Saturday, October 24, 2009

The Salon redesign:

Don't like it. Several complaints:
  • No dates for any headlines on the front page.
  • Totally uninterested in clicking the "Most Read" tab. What, are we all alike in our interests? Same for Critics' Picks.
  • Not rigorously chronological, but instead grouped into sections: News & Politics, Entertainment, Books, and Life that have to be clicked on to be sure you haven't missed anything (see BONUS WTF below). With a chronological presentation you can quickly discern what's been added since your last visit. That's impossible now.
  • Instead of a tall (virtual) page, where elements are presented vertically, the eye now has to scan left-and-right over a rectangular canvas. Within limits (e.g. three columns) that's okay. But at Salon, it's like examining every square on a chessboard to see what's available.
  • In the columnists' and most topical sections there is the irritating "read more" feature. This is apparently because the headlines are so inadequate that the reader must scan a couple of paragraphs to know what the article is about, and then click to get the rest of it.
  • Stuff repeatedly sprinkled about the front page: Get this, there are four links to the Joan Walsh section (link in Top Features strip, Blogs, Inside News & Politics, Links at the bottom) and three links to her latest essay (Front page feature, Blogs, Most Popular/Most Read), for a total of seven links. That shows the frothy, undisciplined, nature of the design.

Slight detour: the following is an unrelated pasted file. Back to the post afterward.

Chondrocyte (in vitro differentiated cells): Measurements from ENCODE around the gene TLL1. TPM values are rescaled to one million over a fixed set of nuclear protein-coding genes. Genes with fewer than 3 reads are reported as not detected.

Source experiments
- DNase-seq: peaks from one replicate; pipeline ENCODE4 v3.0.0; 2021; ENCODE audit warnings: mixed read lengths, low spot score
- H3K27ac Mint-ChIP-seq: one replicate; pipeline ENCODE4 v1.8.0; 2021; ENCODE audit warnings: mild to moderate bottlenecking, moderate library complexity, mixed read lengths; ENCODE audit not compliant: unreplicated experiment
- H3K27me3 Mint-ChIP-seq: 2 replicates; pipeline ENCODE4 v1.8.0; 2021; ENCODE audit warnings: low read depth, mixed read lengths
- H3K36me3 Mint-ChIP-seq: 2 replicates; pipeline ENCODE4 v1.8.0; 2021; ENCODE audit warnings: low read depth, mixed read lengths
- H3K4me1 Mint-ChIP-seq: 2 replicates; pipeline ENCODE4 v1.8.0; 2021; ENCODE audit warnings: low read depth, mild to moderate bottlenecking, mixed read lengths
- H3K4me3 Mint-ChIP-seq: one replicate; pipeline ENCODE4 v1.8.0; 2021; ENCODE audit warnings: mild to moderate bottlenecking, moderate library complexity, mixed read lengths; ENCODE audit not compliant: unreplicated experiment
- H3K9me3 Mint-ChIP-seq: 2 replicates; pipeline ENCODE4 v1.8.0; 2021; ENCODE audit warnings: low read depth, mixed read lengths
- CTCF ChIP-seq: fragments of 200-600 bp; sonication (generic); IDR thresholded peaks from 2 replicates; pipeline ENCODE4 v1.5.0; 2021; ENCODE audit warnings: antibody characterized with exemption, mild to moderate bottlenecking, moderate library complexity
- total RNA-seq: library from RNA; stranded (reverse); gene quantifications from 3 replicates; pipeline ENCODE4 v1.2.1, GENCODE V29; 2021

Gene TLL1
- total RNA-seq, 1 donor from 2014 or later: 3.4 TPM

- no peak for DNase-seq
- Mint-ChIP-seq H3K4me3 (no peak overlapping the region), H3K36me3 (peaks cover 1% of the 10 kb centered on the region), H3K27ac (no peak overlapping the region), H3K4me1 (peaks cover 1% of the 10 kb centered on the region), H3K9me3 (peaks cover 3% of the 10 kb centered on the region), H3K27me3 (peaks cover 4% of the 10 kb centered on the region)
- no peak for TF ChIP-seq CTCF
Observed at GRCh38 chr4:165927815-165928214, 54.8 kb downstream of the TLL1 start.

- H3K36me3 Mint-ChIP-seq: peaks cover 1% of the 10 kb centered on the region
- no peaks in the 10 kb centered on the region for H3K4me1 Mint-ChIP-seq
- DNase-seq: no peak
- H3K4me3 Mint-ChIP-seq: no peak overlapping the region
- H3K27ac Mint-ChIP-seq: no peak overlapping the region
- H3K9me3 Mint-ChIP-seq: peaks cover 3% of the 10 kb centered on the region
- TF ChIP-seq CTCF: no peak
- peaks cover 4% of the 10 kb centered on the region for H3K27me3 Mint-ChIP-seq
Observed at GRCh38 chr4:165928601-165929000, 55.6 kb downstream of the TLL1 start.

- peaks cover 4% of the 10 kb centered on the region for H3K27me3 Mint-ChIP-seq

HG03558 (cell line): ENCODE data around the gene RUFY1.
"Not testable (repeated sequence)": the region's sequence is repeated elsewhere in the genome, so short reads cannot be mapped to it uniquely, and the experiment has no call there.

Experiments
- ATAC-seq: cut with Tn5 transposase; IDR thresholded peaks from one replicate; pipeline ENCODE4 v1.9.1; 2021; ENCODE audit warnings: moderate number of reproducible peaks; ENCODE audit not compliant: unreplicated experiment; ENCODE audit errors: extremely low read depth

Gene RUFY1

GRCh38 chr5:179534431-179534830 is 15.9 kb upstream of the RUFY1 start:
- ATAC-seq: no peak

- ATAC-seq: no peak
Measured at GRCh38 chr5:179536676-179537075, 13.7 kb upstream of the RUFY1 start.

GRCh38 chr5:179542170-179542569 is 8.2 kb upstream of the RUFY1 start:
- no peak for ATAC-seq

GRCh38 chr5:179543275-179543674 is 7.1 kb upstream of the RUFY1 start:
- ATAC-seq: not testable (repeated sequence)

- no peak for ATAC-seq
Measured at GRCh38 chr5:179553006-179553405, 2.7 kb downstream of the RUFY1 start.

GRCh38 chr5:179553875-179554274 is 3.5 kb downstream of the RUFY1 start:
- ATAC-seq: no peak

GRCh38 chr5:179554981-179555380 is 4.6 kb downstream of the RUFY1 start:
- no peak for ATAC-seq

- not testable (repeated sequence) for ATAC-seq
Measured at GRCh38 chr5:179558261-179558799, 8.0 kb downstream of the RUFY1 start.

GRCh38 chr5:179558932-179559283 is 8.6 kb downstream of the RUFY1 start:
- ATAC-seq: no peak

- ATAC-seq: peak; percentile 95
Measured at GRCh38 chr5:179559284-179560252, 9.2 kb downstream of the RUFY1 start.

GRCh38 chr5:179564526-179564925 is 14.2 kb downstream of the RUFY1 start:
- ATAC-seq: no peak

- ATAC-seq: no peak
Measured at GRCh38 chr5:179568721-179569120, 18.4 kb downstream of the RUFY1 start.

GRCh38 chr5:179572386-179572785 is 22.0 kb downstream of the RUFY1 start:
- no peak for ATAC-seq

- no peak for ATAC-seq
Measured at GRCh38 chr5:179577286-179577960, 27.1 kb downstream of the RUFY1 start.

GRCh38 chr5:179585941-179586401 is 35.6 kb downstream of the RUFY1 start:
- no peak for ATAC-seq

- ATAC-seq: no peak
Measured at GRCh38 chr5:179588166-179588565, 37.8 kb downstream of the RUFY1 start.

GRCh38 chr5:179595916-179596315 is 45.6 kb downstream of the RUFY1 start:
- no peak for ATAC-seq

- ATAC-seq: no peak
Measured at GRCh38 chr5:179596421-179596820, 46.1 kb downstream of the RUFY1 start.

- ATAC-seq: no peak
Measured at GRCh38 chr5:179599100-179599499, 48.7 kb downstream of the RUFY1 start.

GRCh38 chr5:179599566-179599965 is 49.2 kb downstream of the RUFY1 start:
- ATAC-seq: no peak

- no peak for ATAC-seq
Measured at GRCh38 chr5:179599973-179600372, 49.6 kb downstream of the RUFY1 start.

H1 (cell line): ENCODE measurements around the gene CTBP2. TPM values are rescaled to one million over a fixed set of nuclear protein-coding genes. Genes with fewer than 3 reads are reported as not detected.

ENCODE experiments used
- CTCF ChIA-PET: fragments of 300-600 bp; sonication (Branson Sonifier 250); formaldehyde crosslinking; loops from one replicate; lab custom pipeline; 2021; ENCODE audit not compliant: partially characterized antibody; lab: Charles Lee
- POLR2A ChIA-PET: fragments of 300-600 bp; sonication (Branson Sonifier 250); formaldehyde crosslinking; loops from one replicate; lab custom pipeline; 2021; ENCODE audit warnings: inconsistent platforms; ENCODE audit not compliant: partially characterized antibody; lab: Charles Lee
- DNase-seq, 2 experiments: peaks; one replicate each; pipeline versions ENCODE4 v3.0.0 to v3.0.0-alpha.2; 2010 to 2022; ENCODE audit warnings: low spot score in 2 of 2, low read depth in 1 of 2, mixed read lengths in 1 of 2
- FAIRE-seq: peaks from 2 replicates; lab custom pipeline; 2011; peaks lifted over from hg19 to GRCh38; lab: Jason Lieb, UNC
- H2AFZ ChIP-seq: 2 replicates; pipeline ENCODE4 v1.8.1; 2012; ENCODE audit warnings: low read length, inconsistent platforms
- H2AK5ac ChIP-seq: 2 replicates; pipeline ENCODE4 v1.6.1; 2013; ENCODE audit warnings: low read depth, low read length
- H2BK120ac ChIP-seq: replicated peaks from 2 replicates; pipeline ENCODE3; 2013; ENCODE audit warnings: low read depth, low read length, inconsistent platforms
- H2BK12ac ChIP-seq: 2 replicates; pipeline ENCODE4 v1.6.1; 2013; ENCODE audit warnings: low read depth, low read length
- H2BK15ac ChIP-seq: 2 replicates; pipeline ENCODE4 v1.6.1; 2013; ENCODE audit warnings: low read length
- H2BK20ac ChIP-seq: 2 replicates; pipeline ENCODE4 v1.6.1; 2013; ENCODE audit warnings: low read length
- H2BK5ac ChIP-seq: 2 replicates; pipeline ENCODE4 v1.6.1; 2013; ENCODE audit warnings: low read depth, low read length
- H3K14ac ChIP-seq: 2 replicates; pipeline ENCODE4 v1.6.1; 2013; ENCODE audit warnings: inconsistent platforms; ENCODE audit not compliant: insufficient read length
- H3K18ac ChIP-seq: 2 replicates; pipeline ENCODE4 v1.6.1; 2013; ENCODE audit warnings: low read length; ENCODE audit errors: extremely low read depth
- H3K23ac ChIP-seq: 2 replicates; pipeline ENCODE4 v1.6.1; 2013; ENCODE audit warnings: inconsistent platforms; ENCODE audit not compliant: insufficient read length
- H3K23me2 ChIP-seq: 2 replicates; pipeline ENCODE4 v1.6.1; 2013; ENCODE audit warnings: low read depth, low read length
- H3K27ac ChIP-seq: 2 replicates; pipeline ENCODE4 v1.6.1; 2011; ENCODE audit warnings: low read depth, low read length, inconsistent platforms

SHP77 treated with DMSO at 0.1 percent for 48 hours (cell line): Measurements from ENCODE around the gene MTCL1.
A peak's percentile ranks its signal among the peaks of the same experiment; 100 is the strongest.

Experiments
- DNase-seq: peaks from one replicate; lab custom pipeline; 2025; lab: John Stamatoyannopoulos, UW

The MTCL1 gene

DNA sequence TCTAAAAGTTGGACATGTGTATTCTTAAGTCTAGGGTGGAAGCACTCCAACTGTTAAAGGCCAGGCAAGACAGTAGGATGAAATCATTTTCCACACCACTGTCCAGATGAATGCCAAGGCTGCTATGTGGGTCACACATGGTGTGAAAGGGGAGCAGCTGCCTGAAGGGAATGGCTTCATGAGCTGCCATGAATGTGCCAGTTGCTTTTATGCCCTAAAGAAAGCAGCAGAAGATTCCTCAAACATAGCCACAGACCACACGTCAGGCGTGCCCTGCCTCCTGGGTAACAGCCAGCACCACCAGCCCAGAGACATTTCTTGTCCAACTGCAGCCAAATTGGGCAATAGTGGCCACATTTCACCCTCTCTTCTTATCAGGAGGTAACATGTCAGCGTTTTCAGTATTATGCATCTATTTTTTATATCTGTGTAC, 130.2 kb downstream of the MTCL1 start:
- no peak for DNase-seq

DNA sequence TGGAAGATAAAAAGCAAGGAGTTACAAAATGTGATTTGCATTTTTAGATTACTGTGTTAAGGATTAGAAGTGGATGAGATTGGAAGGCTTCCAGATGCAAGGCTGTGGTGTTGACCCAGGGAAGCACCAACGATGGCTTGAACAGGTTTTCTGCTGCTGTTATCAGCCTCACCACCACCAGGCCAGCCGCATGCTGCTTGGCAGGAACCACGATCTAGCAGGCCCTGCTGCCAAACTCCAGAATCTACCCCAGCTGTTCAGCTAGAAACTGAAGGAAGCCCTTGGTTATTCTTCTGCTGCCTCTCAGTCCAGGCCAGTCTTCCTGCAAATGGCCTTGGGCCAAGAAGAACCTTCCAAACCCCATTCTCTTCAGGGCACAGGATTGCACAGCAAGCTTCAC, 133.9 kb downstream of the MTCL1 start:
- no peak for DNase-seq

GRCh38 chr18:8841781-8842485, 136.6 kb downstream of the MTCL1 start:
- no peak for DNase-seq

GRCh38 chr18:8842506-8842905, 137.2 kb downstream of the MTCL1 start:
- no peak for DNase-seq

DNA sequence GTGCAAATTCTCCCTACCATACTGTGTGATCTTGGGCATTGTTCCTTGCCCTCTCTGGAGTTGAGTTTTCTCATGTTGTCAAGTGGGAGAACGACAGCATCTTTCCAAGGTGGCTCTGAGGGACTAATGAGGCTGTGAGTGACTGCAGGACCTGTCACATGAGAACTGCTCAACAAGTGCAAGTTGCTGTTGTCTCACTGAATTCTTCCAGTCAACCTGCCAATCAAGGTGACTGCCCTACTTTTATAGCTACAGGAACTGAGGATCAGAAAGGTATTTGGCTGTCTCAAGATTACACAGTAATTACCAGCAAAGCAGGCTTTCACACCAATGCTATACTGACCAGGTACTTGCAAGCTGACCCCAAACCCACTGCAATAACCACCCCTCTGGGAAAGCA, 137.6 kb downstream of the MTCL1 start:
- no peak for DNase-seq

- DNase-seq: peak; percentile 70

• This applies to both old and new format: Why, oh why, is any text presented as light gray against a white background? That's how the date is rendered (and author names). Sharp black on white should be the standard.
BONUS WTF: A Patrick Smith "Ask the Pilot" column from September 25 - one month old - is on the front page! It's one of the five entries under the Most Recent tab of Tech & Business. Most Recent? I just checked the Tech & Business page and there are several article more recent than that one. That's a failure of programming. How did this mistake not get caught in Q/A testing>

While the old design might have benefited from some improvements, this new format is not it. There's a lot more clicking to open new tabs to see what you might (or might not) want to read. I'd be interested to see if there were speed tests comparing the new layout with the old one.

One wasted opportunity was with the tabs. Instead of Most Recent and Most Read, they should have scotched the Most Read and replaced it with tabs for the INSIDE set (authors and/or topical subdivisions). That would have been effective, since clicking on a tab merely changes the content within the frame. Right now the INSIDE links result in a full-sized page that you're likely to open in new tab, which can be a time waster.

Looks as if Salon went to the same people who redesigned the UI for Microsoft's Office. Change for change's sake.


I totally agree. I read it on my phone, so I hope they leave the mobile version as is: neat and chronological.

By Blogger jmonster, at 10/24/2009 12:24 PM  

"Change for change's sake."

Christ, that's all over the place. Doesn't it happen with automobile models?

By Anonymous Anonymous, at 10/27/2009 8:42 AM  

Post a Comment